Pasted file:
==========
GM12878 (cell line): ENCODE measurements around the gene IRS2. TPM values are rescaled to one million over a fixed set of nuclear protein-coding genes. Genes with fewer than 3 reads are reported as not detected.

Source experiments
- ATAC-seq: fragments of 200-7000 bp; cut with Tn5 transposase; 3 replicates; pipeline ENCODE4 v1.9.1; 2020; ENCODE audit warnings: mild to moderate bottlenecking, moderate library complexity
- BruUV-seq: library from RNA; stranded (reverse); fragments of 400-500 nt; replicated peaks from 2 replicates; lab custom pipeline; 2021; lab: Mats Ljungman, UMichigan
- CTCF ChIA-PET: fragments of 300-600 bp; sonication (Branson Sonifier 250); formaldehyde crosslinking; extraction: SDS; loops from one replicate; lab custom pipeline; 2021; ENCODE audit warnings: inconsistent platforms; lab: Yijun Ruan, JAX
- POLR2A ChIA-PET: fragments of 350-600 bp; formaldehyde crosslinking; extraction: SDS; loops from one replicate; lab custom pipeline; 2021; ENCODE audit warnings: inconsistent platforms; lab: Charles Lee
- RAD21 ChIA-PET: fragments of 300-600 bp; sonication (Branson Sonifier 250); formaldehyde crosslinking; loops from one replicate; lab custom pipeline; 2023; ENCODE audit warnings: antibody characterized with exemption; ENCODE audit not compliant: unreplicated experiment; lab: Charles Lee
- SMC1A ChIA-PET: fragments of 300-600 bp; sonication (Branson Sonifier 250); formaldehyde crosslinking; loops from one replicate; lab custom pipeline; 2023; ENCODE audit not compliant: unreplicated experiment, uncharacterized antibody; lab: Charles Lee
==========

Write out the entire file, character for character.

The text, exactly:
GM12878 (cell line): ENCODE measurements around the gene IRS2. TPM values are rescaled to one million over a fixed set of nuclear protein-coding genes. Genes with fewer than 3 reads are reported as not detected.

Source experiments
- ATAC-seq: fragments of 200-7000 bp; cut with Tn5 transposase; 3 replicates; pipeline ENCODE4 v1.9.1; 2020; ENCODE audit warnings: mild to moderate bottlenecking, moderate library complexity
- BruUV-seq: library from RNA; stranded (reverse); fragments of 400-500 nt; replicated peaks from 2 replicates; lab custom pipeline; 2021; lab: Mats Ljungman, UMichigan
- CTCF ChIA-PET: fragments of 300-600 bp; sonication (Branson Sonifier 250); formaldehyde crosslinking; extraction: SDS; loops from one replicate; lab custom pipeline; 2021; ENCODE audit warnings: inconsistent platforms; lab: Yijun Ruan, JAX
- POLR2A ChIA-PET: fragments of 350-600 bp; formaldehyde crosslinking; extraction: SDS; loops from one replicate; lab custom pipeline; 2021; ENCODE audit warnings: inconsistent platforms; lab: Charles Lee
- RAD21 ChIA-PET: fragments of 300-600 bp; sonication (Branson Sonifier 250); formaldehyde crosslinking; loops from one replicate; lab custom pipeline; 2023; ENCODE audit warnings: antibody characterized with exemption; ENCODE audit not compliant: unreplicated experiment; lab: Charles Lee
- SMC1A ChIA-PET: fragments of 300-600 bp; sonication (Branson Sonifier 250); formaldehyde crosslinking; loops from one replicate; lab custom pipeline; 2023; ENCODE audit not compliant: unreplicated experiment, uncharacterized antibody; lab: Charles Lee